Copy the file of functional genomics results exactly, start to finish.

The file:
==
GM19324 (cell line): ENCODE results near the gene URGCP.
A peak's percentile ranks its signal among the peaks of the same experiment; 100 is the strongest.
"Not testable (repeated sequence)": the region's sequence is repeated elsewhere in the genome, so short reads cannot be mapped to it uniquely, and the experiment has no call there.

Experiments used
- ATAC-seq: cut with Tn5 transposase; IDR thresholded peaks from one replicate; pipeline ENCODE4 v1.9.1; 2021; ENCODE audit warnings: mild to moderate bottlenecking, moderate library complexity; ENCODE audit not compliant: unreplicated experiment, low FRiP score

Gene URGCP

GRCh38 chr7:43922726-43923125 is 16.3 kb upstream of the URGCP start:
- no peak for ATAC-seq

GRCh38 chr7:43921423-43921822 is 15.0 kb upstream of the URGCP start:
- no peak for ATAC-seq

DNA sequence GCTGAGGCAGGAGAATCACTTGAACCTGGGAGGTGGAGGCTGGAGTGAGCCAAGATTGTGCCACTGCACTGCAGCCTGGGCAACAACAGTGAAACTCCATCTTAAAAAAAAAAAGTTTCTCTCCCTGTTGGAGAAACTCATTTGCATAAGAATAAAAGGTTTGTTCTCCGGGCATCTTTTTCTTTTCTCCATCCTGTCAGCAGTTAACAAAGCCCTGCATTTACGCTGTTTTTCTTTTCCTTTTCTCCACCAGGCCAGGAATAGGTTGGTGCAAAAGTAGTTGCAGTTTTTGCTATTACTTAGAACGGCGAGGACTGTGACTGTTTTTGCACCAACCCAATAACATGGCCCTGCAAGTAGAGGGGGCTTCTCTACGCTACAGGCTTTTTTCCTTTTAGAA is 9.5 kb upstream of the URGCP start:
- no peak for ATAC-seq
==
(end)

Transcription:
GM19324 (cell line): ENCODE results near the gene URGCP.
A peak's percentile ranks its signal among the peaks of the same experiment; 100 is the strongest.
"Not testable (repeated sequence)": the region's sequence is repeated elsewhere in the genome, so short reads cannot be mapped to it uniquely, and the experiment has no call there.

Experiments used
- ATAC-seq: cut with Tn5 transposase; IDR thresholded peaks from one replicate; pipeline ENCODE4 v1.9.1; 2021; ENCODE audit warnings: mild to moderate bottlenecking, moderate library complexity; ENCODE audit not compliant: unreplicated experiment, low FRiP score

Gene URGCP

GRCh38 chr7:43922726-43923125 is 16.3 kb upstream of the URGCP start:
- no peak for ATAC-seq

GRCh38 chr7:43921423-43921822 is 15.0 kb upstream of the URGCP start:
- no peak for ATAC-seq

DNA sequence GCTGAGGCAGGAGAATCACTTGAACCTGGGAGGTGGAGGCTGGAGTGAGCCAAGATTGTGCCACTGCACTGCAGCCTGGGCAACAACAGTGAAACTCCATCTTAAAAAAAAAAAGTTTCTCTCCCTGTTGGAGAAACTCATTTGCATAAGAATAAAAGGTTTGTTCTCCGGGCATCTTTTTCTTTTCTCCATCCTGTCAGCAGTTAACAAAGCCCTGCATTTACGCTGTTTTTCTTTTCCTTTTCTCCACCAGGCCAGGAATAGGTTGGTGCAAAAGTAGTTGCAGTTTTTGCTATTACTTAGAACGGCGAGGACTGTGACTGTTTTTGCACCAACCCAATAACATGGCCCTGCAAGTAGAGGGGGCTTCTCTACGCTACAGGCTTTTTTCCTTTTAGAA is 9.5 kb upstream of the URGCP start:
- no peak for ATAC-seq